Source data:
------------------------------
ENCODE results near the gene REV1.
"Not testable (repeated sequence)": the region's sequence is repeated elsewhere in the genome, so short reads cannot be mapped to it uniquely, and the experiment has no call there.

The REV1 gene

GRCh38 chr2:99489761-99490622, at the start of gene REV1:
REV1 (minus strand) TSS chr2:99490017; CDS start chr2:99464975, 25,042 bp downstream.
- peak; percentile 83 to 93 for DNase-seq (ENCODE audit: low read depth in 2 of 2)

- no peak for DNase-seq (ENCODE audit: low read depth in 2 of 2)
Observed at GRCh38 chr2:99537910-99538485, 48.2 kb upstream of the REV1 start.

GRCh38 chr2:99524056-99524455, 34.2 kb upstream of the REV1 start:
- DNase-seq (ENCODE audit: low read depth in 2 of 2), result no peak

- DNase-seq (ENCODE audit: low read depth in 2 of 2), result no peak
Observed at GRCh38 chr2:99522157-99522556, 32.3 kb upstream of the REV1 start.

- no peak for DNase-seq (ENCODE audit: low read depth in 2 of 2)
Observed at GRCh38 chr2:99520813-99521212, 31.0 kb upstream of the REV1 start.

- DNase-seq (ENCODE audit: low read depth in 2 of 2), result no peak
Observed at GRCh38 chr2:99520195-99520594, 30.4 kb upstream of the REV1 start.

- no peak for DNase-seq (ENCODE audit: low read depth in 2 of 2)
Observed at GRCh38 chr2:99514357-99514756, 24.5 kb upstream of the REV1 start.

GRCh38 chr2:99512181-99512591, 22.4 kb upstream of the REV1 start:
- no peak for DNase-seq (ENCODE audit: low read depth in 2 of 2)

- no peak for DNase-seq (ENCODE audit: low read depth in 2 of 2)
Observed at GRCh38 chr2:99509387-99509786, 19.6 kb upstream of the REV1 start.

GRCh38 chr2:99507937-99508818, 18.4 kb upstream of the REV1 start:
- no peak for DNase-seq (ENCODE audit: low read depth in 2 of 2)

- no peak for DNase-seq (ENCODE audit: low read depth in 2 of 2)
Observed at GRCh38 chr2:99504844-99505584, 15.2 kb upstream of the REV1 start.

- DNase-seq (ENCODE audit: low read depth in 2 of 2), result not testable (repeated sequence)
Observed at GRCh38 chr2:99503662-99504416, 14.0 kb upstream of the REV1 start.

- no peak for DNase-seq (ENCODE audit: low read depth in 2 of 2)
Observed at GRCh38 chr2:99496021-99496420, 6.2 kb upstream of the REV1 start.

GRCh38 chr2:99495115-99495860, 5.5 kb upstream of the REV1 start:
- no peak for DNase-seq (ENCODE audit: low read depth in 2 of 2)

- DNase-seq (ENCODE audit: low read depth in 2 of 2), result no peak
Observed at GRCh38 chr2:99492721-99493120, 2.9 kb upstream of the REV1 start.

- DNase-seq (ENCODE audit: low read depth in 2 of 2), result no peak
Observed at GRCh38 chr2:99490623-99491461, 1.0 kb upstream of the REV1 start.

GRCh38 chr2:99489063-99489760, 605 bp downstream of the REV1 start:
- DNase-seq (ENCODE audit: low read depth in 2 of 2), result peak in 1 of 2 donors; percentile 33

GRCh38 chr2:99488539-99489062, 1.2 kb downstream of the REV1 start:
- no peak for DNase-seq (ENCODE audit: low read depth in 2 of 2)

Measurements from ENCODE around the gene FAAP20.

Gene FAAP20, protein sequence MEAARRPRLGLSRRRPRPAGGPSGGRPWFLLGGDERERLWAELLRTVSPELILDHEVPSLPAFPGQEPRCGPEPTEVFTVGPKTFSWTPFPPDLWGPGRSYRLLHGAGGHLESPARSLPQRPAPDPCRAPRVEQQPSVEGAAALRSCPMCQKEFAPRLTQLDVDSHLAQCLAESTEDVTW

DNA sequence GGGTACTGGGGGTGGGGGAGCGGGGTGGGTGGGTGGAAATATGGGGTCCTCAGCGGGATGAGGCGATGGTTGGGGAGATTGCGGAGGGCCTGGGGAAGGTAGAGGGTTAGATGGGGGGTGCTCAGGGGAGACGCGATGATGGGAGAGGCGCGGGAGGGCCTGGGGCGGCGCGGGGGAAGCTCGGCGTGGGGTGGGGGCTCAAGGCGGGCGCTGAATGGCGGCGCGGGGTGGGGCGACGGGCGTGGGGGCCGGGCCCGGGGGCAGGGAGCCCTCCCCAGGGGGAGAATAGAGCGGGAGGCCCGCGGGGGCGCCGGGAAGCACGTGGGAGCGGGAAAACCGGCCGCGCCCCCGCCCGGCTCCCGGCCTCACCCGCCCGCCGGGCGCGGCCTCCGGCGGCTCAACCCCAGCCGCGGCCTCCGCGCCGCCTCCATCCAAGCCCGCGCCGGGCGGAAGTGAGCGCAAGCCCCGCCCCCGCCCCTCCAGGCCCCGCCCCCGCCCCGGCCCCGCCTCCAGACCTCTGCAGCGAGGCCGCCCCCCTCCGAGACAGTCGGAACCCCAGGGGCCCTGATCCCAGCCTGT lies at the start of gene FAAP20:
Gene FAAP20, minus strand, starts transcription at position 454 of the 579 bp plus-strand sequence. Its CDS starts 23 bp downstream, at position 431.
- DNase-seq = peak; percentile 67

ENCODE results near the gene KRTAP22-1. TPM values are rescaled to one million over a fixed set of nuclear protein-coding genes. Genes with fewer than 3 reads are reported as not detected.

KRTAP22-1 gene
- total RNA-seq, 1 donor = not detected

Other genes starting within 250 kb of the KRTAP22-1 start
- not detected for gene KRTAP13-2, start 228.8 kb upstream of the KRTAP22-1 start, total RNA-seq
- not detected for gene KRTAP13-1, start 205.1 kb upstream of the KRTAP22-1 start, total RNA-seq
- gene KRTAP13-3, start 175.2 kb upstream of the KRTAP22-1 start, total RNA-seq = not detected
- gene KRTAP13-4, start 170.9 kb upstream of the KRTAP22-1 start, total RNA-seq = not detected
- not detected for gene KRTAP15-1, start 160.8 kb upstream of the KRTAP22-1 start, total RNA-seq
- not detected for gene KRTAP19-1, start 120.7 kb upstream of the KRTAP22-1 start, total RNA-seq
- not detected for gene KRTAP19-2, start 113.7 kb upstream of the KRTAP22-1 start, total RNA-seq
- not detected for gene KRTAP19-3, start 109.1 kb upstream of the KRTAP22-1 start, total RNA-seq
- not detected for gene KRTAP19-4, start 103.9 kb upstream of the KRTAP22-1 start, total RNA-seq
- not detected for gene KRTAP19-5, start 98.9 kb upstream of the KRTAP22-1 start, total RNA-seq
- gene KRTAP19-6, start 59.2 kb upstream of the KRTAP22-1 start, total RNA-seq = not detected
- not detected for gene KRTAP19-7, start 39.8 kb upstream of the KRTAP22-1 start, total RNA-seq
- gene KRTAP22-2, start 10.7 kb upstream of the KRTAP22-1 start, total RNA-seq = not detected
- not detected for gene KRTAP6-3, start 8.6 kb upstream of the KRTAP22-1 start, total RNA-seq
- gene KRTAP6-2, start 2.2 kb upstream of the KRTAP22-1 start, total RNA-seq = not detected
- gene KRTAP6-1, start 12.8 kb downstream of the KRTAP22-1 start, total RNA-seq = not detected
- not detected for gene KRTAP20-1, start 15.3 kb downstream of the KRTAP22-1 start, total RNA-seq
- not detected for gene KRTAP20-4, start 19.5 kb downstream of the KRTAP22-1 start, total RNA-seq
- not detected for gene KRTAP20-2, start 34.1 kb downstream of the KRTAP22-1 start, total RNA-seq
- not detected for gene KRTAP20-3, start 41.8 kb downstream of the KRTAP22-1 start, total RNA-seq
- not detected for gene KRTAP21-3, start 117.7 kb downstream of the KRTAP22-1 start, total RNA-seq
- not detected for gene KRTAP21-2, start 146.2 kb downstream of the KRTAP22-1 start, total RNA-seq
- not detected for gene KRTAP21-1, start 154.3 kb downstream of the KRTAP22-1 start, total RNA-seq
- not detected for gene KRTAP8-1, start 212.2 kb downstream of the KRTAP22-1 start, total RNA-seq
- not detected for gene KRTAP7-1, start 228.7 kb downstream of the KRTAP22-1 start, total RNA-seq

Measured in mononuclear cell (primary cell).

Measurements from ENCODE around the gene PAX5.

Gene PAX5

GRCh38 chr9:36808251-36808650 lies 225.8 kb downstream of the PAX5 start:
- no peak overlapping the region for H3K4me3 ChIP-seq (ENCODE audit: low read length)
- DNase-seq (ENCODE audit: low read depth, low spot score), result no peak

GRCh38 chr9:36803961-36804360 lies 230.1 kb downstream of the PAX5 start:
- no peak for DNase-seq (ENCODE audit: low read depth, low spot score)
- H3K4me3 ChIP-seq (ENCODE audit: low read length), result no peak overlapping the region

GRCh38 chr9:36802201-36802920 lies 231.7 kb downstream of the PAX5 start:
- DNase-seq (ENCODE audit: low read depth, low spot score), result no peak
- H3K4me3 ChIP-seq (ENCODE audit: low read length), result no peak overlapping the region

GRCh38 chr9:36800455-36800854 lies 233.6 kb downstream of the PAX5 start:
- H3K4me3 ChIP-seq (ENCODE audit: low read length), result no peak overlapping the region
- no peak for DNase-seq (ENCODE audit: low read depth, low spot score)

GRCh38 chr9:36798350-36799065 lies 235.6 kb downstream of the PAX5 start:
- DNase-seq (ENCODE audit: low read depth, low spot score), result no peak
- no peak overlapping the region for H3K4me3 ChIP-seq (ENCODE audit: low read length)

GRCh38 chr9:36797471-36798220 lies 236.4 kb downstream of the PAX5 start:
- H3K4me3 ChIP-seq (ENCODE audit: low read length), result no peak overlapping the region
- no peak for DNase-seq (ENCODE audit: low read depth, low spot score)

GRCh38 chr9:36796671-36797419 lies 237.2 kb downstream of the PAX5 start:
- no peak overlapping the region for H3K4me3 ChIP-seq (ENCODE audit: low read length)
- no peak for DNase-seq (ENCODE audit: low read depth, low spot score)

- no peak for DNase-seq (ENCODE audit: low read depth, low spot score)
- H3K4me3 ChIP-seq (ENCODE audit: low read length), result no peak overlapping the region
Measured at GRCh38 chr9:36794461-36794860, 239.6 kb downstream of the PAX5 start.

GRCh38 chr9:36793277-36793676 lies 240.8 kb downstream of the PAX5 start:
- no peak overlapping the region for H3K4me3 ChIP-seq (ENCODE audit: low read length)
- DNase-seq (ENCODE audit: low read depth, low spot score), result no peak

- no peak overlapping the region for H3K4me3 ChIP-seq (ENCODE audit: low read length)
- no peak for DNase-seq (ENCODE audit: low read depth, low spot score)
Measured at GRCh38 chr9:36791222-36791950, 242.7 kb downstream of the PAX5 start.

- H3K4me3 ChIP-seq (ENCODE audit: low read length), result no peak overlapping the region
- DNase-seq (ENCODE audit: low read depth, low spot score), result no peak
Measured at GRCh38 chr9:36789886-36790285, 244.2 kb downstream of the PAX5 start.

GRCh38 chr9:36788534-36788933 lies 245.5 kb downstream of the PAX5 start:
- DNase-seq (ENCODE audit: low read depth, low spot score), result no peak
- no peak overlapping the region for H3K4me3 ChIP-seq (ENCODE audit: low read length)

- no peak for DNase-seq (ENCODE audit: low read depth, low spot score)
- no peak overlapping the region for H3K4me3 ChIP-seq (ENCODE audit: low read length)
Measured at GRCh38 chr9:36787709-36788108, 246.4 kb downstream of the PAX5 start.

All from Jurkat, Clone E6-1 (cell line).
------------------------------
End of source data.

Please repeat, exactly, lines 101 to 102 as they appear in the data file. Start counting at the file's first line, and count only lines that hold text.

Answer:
Measured at GRCh38 chr9:36794461-36794860, 239.6 kb downstream of the PAX5 start.

GRCh38 chr9:36793277-36793676 lies 240.8 kb downstream of the PAX5 start: